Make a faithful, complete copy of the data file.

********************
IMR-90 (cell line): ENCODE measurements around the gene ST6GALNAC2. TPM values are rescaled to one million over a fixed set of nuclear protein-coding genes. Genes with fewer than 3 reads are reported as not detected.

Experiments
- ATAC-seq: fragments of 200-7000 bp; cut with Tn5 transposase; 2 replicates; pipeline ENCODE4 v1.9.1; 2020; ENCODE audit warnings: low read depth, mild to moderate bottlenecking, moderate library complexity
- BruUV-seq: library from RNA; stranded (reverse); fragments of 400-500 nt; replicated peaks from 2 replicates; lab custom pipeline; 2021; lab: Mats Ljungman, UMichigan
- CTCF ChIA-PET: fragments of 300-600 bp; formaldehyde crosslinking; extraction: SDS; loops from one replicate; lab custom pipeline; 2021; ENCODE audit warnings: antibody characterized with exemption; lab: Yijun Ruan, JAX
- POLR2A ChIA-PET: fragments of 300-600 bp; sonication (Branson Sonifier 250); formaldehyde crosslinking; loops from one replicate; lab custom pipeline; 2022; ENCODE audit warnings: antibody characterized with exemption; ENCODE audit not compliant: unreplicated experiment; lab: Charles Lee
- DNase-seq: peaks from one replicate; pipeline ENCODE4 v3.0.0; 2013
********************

IMR-90 (cell line): ENCODE measurements around the gene ST6GALNAC2. TPM values are rescaled to one million over a fixed set of nuclear protein-coding genes. Genes with fewer than 3 reads are reported as not detected.

Experiments
- ATAC-seq: fragments of 200-7000 bp; cut with Tn5 transposase; 2 replicates; pipeline ENCODE4 v1.9.1; 2020; ENCODE audit warnings: low read depth, mild to moderate bottlenecking, moderate library complexity
- BruUV-seq: library from RNA; stranded (reverse); fragments of 400-500 nt; replicated peaks from 2 replicates; lab custom pipeline; 2021; lab: Mats Ljungman, UMichigan
- CTCF ChIA-PET: fragments of 300-600 bp; formaldehyde crosslinking; extraction: SDS; loops from one replicate; lab custom pipeline; 2021; ENCODE audit warnings: antibody characterized with exemption; lab: Yijun Ruan, JAX
- POLR2A ChIA-PET: fragments of 300-600 bp; sonication (Branson Sonifier 250); formaldehyde crosslinking; loops from one replicate; lab custom pipeline; 2022; ENCODE audit warnings: antibody characterized with exemption; ENCODE audit not compliant: unreplicated experiment; lab: Charles Lee
- DNase-seq: peaks from one replicate; pipeline ENCODE4 v3.0.0; 2013